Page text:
When art meets the artful
Oct 16 2016
Giulano Ruffini, a 71 year old Frenchman claims that he owned Old Master paintings that were sold for millions by dealers and auction houses in London, Paris, New York and Milan. Having been discovered to be forgeries, Ruffini says that at no stage did he authenticate these works. According to him, he had works by a whole galaxy of artists, including Jan or Pieter Brueghel, Corregio, Van Dyke, Parmigianino and others. All the paintings were put on sale, after being authenticated by experts and were even exhibited in museums across the globe.
One of the paintings, a portrait of an unknown man, was reported as a newly-discovered art work by Franz Hals and sold privately for $10m to an art collector in Seattle. Sotheby’s has now refunded the money after a technical analysis, found the painting to be a forgery. Another painting is Venus with a Veil (1531) attributed to Lucas Cranach, was found at an exhibition in the south of France in March this year and seized on suspicion of forgery. A painting of St Jerome sold for $842.500 at Sotheby’s New York in 2012, is also under investigation.
A long-running legal case is currently on in Paris involving the French-American art-dealing Wildenstein family and Caravaggio’s Lute Player. Eight defendants including Guy Wildenstein, president of the New York art business are charged with tax evasion and money laundering, amounting to at least ¤550m. One of the charges in the case is that Guy and his brother Alec moved valuable paintings from New York to Switzerland following the death of their father Daniel Wildenstein in Paris in 2001 to avoid inheritance tax.
Museums in Britain are working hard to add to their collections. Tate acquired the Portrait of an Unknown Woman (1650-55) painted by British painter Joan Carlile, which was discovered in a country auction. The purchase is part of Tate’s new focus on acquiring works by female artists for its collection. After undergoing conservation, the portrait will be on display next April.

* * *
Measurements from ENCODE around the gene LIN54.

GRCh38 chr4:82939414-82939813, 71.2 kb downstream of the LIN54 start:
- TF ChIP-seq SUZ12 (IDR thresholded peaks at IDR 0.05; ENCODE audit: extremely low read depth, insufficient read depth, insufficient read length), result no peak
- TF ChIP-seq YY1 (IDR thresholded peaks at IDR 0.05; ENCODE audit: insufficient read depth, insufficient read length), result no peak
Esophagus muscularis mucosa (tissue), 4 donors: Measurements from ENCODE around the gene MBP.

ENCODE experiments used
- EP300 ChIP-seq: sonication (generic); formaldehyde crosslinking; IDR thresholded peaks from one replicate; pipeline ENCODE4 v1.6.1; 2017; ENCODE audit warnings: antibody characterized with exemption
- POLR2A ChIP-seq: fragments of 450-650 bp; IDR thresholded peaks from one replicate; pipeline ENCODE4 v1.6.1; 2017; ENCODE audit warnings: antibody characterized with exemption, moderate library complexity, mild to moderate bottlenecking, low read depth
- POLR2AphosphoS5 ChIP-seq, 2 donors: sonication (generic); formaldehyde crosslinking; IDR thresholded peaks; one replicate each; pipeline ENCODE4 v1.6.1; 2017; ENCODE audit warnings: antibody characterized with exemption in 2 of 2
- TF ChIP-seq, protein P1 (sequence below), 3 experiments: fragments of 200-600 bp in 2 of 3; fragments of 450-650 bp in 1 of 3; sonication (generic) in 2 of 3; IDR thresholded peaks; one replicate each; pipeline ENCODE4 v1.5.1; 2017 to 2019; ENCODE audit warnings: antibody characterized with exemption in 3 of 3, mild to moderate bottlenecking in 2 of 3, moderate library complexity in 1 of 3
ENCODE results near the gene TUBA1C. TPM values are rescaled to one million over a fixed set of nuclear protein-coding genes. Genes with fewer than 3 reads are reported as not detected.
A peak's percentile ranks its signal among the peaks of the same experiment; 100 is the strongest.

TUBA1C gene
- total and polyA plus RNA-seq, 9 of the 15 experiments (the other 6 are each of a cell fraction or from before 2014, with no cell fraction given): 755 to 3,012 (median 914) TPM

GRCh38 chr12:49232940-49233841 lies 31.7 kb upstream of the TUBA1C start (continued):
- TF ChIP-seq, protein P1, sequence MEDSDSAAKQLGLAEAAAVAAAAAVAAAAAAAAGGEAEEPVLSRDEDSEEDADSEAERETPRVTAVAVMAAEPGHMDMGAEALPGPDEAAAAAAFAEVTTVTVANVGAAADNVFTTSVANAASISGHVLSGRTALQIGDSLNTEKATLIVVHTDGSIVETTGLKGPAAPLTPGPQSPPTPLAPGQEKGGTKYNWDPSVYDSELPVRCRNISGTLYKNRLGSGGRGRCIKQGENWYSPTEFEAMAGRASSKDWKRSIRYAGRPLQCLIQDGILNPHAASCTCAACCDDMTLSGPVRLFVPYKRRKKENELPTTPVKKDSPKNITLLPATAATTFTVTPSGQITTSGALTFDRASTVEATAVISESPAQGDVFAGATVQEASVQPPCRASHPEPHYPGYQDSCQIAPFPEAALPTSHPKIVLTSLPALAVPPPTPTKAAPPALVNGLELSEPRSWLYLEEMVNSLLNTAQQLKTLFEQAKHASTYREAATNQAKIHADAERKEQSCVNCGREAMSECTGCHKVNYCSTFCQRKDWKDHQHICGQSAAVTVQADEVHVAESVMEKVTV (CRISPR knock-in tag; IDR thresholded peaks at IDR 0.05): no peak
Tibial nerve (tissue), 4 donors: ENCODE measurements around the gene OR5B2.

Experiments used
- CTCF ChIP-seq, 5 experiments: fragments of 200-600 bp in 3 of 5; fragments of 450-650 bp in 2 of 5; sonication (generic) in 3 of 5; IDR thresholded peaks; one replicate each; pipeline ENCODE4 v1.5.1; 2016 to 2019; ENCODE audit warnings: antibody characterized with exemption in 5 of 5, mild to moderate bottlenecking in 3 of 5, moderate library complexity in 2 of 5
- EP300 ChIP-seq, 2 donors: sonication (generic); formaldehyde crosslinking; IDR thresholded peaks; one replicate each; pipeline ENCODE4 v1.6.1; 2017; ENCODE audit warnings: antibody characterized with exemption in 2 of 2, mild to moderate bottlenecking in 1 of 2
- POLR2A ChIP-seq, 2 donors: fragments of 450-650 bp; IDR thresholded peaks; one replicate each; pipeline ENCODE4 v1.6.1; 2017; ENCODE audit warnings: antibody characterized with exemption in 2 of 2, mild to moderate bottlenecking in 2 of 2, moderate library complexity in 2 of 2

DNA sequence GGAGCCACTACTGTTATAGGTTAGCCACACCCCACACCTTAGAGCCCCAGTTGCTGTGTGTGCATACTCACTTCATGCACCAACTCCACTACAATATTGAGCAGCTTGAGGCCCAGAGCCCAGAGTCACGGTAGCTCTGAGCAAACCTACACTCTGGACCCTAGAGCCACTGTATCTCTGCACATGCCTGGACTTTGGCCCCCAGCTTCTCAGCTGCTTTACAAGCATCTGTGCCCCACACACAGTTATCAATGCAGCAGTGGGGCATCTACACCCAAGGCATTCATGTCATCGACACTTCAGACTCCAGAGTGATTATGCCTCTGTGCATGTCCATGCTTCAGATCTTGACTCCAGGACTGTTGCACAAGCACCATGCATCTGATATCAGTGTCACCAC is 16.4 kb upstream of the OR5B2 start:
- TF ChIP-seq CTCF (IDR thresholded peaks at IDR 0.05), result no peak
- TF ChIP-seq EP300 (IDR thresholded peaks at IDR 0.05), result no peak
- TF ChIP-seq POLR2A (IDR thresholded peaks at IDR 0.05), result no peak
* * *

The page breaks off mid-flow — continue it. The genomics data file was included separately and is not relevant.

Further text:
The National Gallery has been keen to acquire Jacopo Pontormo’s painting, Portrait of a Young Man in a Red Cap (1530), which had been sold to an American buyer. Pontormo is considered one of the great portraitists of the 16th century and most of his works remain in Italy. The gallery needed to raise just over £30m and have come to a private agreement with the UK government for a grant to cover their shortfall of £19m.
We now move on to African American art. Mark Bradford, a highly regarded African American abstract artist based in Los Angeles, has been chosen to represent USA at the 2017 Venice Biennale. Bradford has a number of solo exhibitions and innumerable group shows to his credit in USA and other countries, since 2001. Among his most admired solo exhibitions was organised by Saachi in London in 2003, bringing him many fans and rave reviews. Besides using paint on canvas, Bradford is known to use a variety of materials, plywood, paper and remnants of posters in layers to reveal colours and embedded images, in a style that could be referred to as a cross between contemporary expressionism and street art. Working in both paint and collage, his abstract paintings and installations incorporate elements from his daily life. Asked about his theme for the Biennale, Bradford confirmed that the work would certainly touch on the political and social context in which he works.